A spoiler-free review of an unusual, atmospheric and little-known Japanese thriller.
Death. It’s in the title. The official English name of this unusual Japanese suspense movie is ‘Deaths in Tokimeki’. Tokimeki refers to the heart pounding (for example with excitement) and is often left untranslated. In a similar vain to Et Mourir de Plaisir (1960), Tokimeki ni shisu is an intriguing title for an equally intriguing cult film. Who is going to die?
The idyllic countryside setting of Japan’s northernmost main island of Hokkaido, complimented by a calming musical score, makes it hard to imagine at first how violence and death will occur in this film. Kudo (Kenji Sawada, The Man Who Stole the Sun (1979)) arrives at a small local train station (the now defunct Oshima station), where a doctor (Naoki Sugiura) meets him.
Read more about Tokimeki ni shisu (Japan, 1984) …
Tales of the Unexpected was a series of short story dramatisations, each with an ‘unexpected’ twist in the end. Earlier episodes were introduced by the famous author Roald Dahl- some of which were penned by him.
Running for nine series over almost 10 years, the storylines range from sinister, comedic to downright bizarre. They star many well-known British TV and film actors, such as Joan Collins, John Mills, Peter Cushing and Derek Jacobi. Despite this, the quality varies a lot. Some of the episodes haven’t stood the test of time and others have terribly predictable twists.
Read more about Top 6: Tales of the Unexpected (1979-1988) …
There are some gems among the 112 Tales of the Unexpected episodes, however. Into the Retroscope has picked out six that will have you on the edge of your seats.
Strange things happen in the middle of nowhere.
Picnic At Hanging Rock tells the story of a girl’s college in the Australian outback, forever changed by the events of Valentine’s Day 1900. Based on the novel by Joan Lindsay, three girls and a teacher go missing on a picnic to a nearby rock. Efforts to find them and the mysterious nature of their disappearance have a far-reaching effect on the local community.
It is a slow film but one with a thread of tension running through it. The nature is awe-inspiring- especially the sheer scale of the titular Hanging Rock. The panpipe music by Gheorghe Zamfir that accompanies the landscapes is used to emphasise their hypnotic beauty. In contrast, ethereal piano music is used to accompany the girls (in particular Beethoven’s Piano Concerto No. 5). Despite the peaceful soundtrack, it is difficult to relax while watching. Every few minutes, there is another tug at the string. The watch that stops working, the loud ticking clock on the headmistress’s office wall, the trancelike effects of the heat, ants crawling over hands…. All these elements come together to create a tense yet beautiful, painterly film.
Read more about Picnic at Hanging Rock (Australia, 1975) …
“One these days, they’re going to kill 10,000 in one of these fire traps. And I’m gonna keep eating smoke and bringing out bodies. ’Til somebody asks us how to build em.” Chief O’Hallorhan (Steve McQueen), The Towering Inferno.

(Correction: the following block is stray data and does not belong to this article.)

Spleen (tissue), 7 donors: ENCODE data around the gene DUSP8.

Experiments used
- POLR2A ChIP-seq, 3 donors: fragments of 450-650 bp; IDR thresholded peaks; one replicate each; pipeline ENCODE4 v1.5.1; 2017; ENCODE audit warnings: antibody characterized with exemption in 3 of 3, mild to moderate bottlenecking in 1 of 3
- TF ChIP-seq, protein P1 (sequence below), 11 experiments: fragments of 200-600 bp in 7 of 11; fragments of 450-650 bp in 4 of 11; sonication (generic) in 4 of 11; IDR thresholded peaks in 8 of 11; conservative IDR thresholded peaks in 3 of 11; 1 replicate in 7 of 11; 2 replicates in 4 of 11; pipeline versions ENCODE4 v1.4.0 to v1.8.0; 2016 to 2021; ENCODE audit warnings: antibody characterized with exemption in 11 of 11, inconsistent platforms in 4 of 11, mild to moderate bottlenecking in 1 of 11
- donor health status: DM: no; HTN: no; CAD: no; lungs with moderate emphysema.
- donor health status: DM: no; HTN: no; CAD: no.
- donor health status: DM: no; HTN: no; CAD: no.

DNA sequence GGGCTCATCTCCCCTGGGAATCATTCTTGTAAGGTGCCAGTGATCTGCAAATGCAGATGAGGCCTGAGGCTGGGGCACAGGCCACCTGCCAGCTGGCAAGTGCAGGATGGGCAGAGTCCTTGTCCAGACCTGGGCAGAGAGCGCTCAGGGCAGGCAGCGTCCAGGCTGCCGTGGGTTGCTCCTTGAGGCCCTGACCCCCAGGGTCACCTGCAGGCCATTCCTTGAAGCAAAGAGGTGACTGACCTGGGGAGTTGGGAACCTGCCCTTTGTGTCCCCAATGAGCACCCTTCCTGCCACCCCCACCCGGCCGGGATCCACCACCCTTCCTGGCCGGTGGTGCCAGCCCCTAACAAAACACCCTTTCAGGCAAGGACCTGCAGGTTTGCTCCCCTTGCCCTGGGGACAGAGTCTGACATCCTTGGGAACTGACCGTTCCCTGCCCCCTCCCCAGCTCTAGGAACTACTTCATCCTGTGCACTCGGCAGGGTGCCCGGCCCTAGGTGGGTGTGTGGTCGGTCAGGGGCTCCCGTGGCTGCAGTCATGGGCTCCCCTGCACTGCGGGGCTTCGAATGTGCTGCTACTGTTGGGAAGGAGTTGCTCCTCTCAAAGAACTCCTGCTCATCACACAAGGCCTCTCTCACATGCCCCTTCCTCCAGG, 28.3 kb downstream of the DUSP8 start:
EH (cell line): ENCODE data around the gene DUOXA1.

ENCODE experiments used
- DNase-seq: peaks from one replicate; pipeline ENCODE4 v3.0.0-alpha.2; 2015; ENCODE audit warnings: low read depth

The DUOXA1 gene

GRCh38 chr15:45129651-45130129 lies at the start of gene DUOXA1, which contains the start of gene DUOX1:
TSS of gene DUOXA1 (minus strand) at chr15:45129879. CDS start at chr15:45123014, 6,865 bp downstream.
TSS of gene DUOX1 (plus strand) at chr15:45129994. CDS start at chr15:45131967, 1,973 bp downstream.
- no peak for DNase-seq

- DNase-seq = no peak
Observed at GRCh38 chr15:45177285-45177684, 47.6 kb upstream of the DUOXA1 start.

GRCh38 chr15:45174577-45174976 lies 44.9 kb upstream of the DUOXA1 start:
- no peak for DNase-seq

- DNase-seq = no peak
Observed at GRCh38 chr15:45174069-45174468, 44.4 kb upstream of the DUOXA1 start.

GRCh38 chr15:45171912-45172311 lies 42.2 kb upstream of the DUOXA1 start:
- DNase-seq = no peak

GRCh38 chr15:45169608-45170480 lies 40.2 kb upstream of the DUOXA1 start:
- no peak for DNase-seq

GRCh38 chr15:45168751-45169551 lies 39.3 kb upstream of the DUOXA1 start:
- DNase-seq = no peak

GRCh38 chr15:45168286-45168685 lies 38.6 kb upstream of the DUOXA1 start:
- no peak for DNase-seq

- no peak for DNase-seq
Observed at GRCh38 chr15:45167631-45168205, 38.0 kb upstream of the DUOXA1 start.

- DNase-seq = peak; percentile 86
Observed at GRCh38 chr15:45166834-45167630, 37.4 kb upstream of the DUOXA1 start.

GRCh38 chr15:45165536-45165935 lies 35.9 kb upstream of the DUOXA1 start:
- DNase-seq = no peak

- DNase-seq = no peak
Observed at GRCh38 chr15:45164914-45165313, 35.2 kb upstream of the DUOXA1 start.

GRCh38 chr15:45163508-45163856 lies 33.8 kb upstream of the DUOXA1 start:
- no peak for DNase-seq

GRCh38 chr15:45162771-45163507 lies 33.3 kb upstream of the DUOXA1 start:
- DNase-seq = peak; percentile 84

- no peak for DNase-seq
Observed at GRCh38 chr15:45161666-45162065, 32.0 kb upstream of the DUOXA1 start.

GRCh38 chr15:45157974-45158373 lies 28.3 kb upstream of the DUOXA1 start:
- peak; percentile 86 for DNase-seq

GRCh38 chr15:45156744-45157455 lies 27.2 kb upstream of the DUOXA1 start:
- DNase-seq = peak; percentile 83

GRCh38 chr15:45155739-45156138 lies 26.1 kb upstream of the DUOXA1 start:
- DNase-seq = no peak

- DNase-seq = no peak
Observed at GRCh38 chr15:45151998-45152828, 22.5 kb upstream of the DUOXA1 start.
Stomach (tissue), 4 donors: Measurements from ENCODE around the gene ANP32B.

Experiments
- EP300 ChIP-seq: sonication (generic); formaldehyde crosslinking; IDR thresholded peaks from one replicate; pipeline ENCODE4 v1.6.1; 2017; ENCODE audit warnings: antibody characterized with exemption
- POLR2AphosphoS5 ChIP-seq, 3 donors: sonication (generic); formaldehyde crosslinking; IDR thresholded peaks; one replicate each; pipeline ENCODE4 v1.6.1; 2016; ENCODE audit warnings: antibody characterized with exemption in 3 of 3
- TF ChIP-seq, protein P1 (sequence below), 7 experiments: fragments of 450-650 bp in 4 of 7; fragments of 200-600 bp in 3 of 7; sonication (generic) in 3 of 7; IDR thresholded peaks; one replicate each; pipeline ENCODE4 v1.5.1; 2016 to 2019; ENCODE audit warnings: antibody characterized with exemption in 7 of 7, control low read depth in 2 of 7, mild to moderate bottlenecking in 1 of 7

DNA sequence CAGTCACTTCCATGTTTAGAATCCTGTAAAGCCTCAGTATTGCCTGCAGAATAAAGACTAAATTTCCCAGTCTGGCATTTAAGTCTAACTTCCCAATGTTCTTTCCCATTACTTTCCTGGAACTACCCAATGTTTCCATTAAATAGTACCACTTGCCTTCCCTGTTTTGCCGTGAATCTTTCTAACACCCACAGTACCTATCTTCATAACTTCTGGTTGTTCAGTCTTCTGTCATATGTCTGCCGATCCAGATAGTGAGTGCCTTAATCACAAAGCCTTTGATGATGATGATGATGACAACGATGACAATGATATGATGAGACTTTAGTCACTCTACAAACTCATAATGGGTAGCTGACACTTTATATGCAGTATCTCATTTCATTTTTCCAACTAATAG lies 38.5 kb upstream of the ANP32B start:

The Seventies was a decade where disaster movies, such as The Poseidon Adventure (1972) and Earthquake (1974), thrilled audiences with dramatic stories and special effects. Recent events in London, however, remind us that such dreadful disasters do happen in real life. The Towering Inferno (1974), the story of a 138 storey building beleaguered with deadly safety issues, has sadly never been more relevant.
Read more about The Towering Inferno (1974) …
Introducing four of the best British psychological horror films from the early 60s- The Innocents, The Haunting, 80,000 Suspects and Repulsion.
……from Professor Spool’s archive
At Halloween most television and cinema schedules will be dominated by the usual ‘scary suspects’ – Dracula, Frankenstein’s monster, werewolves, Freddie, Jason and maybe even a Mummy. Such horror creations are so readily visible on the screen whether they are steeped in folklore like vampires or based on real life Jack the Ripper type serial killers.
In concentrating on these overt, bloody and often very gruesome depictions, schedulers frequently overlook the primal basis of all horror – fear itself. The very fear that lurks deep in our psyche and that can manifest itself in so many different ways. One such manifestation is that which is unseen – you may be able to sense danger, your sub-conscious may play tricks on you, the sounds you hear may add to the dread and foreboding that occupy your thoughts. What you can’t see can hurt you – it can produce irrational behaviour, questions our very sanity and understanding of what is real or a figment of our fevered imagination.
Let me now recommend four fine celluloid examples that are immersed in the very atmospheric fear I have just described. This quartet of black and white ‘mind-chillers’ were all made in Britain in the early sixties.
Read more about What You Can’t See Can Hurt You! …